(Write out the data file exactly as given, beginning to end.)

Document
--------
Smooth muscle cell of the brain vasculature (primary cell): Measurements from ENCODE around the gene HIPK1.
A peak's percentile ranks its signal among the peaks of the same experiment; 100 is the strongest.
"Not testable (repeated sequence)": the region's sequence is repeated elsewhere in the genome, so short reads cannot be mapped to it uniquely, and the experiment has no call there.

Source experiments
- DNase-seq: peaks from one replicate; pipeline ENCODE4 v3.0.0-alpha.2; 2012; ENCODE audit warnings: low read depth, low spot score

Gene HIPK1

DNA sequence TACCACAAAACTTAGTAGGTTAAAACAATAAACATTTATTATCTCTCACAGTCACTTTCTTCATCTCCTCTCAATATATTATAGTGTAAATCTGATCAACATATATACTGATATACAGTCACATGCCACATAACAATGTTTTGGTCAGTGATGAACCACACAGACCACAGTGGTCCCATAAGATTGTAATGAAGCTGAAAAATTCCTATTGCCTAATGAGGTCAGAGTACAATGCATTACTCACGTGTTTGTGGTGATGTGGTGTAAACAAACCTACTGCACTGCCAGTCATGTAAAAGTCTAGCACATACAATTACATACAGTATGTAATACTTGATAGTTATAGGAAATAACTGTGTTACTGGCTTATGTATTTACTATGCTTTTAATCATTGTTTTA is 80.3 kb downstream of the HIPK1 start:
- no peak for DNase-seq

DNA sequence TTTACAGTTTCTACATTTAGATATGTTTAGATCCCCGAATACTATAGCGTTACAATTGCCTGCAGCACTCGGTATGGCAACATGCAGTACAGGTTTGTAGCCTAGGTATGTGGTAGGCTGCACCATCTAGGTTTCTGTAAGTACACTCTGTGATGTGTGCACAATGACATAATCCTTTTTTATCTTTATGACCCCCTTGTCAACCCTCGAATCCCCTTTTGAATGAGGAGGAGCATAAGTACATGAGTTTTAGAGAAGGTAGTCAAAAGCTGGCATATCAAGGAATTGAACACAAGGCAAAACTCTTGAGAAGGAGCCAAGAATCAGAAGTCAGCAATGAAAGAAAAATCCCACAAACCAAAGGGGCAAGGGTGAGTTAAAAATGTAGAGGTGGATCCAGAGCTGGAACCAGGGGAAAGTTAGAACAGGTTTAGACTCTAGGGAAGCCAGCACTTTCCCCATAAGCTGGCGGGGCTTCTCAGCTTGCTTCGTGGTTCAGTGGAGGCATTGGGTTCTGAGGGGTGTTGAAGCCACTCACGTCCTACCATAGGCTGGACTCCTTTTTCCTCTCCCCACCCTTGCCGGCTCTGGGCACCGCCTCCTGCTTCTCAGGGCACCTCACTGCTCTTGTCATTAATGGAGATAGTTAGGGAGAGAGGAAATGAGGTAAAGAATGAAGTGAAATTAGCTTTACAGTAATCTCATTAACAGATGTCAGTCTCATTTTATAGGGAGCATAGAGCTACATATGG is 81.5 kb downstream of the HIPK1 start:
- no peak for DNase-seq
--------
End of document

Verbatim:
Smooth muscle cell of the brain vasculature (primary cell): Measurements from ENCODE around the gene HIPK1.
A peak's percentile ranks its signal among the peaks of the same experiment; 100 is the strongest.
"Not testable (repeated sequence)": the region's sequence is repeated elsewhere in the genome, so short reads cannot be mapped to it uniquely, and the experiment has no call there.

Source experiments
- DNase-seq: peaks from one replicate; pipeline ENCODE4 v3.0.0-alpha.2; 2012; ENCODE audit warnings: low read depth, low spot score

Gene HIPK1

DNA sequence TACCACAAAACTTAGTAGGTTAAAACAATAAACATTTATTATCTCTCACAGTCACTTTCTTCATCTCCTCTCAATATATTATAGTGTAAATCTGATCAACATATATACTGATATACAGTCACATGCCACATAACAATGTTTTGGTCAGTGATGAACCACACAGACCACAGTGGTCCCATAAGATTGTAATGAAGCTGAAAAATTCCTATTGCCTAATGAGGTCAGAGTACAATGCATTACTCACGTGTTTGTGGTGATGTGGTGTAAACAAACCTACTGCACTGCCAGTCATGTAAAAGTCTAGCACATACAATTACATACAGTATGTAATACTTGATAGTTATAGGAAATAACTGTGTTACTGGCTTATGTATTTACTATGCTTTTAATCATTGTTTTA is 80.3 kb downstream of the HIPK1 start:
- no peak for DNase-seq

DNA sequence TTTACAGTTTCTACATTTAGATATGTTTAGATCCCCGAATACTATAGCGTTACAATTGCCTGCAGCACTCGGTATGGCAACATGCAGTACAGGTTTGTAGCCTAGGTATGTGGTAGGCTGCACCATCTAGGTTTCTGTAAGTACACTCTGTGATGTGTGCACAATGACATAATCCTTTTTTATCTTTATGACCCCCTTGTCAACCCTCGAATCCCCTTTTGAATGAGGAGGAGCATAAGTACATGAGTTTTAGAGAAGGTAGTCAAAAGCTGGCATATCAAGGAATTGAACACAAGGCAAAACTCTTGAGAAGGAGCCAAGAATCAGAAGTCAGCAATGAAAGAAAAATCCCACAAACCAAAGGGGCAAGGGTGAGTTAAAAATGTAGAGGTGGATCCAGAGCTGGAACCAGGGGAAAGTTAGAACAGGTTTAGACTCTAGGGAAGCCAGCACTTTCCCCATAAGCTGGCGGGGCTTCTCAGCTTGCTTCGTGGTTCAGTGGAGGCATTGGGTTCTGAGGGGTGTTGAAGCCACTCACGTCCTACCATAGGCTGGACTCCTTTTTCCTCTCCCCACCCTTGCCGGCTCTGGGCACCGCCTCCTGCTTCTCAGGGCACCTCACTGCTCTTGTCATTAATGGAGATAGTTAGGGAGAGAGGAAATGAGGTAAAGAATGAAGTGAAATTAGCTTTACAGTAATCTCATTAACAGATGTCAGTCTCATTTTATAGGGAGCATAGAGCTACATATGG is 81.5 kb downstream of the HIPK1 start:
- no peak for DNase-seq